Project Labor Agreements (PLAs) are pre-hire contracts that set standards for wages, diversity, local hire, health coverage and safety on a given public works project. Large municipalities in California, such as San Diego, have attempted to ban them in the past because they claim PLAs are too union-friendly. Often times, though, union contractors and construction workers are the only contractors and construction workers able to comply with the standards set by the PLA, standards which every worker, union or non, deserves to work under.
PLAs do not exhibit a union bias, they merely exhibit a standards bias. Moreover, unions tend to be the only organizations willing to battle broadly for construction workers’ rights, so they are typically the groups responsible for pushing PLAs.
Today, California Governor Jerry Brown signed SB829, a bill that prevents PLA bans, such as the one sought in San Diego, in the Golden State. Below is a press release from the State Building and Construction Trades of California regarding the legislation.
Freedom to Consider PLAs Protected
Governor Jerry Brown today signed Building Trades sponsored SB 829, which makes it unequivocally clear that no local governments may enact blanket prohibitions on PLAs without losing state funding for public works projects.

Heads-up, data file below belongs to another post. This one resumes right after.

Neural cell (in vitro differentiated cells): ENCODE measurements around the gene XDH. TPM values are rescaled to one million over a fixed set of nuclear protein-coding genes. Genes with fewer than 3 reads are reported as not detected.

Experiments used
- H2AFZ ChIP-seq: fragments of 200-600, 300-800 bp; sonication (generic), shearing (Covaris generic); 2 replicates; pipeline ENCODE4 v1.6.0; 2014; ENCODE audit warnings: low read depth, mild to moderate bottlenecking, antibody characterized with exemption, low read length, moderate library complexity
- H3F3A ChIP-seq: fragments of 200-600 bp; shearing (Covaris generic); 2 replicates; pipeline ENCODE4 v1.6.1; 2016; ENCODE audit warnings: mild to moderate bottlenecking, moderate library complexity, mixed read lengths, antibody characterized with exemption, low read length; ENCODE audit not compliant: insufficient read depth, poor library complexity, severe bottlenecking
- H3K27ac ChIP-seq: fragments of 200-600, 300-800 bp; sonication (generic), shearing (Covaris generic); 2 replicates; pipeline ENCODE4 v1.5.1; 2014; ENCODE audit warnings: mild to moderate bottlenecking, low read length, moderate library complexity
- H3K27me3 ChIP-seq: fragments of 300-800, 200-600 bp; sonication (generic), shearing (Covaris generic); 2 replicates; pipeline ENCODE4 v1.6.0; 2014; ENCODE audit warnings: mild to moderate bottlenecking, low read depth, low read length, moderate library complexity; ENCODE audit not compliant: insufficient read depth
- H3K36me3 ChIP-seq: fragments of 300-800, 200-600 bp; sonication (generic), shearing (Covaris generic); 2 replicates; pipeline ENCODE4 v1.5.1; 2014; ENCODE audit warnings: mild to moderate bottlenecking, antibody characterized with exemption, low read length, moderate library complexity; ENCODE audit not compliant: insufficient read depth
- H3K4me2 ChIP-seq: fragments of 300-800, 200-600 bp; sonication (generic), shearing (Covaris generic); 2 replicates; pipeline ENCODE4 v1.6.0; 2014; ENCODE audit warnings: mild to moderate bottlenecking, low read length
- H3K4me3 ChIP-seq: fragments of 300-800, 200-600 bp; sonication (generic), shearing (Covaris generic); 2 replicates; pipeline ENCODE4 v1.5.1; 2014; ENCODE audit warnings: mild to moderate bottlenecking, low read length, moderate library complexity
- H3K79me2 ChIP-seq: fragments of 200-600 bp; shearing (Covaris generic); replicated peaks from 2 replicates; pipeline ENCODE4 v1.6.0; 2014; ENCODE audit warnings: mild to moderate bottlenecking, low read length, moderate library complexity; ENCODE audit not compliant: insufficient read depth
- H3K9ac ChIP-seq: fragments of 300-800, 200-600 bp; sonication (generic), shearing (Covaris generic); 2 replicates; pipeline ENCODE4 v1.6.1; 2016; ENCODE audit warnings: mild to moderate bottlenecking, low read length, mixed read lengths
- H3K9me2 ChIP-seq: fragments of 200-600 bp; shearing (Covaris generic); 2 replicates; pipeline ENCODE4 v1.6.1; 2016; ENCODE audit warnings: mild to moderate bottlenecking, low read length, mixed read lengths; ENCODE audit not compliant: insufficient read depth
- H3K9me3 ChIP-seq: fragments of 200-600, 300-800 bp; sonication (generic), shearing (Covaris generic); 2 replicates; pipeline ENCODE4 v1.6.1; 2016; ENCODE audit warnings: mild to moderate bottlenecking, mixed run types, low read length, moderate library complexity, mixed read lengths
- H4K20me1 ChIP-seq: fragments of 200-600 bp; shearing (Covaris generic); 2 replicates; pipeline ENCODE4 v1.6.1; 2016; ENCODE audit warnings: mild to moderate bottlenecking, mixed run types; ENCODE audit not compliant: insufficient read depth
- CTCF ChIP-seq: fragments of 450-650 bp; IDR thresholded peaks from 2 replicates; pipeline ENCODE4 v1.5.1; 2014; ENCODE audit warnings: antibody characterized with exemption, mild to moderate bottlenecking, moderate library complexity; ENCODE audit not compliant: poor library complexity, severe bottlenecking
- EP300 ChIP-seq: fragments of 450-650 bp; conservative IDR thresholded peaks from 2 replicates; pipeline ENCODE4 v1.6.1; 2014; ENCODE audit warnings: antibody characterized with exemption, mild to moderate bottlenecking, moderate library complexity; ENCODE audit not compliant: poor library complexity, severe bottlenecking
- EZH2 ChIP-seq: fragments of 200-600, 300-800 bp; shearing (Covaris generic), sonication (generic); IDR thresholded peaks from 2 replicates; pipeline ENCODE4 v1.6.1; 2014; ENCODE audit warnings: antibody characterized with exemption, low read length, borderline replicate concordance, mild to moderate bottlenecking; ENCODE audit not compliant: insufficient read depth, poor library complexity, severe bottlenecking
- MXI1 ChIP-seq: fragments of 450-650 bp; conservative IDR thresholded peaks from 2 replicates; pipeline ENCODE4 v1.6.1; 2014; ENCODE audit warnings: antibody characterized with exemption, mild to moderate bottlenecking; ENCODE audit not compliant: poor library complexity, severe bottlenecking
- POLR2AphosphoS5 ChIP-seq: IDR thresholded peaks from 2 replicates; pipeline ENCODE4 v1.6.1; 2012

The bill is a follow-up to last years’ SB 922, which prohibited bans on local PLAs.
But anti-union forces creatively argued that SB 922 wouldn’t apply to some charter cities. So we sponsored SB 829, to remove any trace of doubt that the law applies to all charter cities as well.
The bill passed both the Assembly and Senate on party line votes, with Democrats in favor and Republicans opposed. It was during the Assembly floor debate that one of the Republicans, Assembly Member Shannon Grove of Bakersfield, made the outlandish claim that labor unions were “enemies of the constitution.”
SBCTC Legislative Director Cesar Diaz said SB 829 now eliminates any lack of clarity regarding PLA bans, and makes it crystal clear that local governments must remain free to consider whether to use PLAs if they are to receive state funding for construction projects.
We must again extend a huge thank you to all of our affiliates who contacted legislators and expressed support. The successful effort to pass SB 829 is the result of your hard work and incredible unity between city officials, the environmental community, affordable housing advocates, civil rights groups, our signatory contractors, organized labor, and the Building Trades.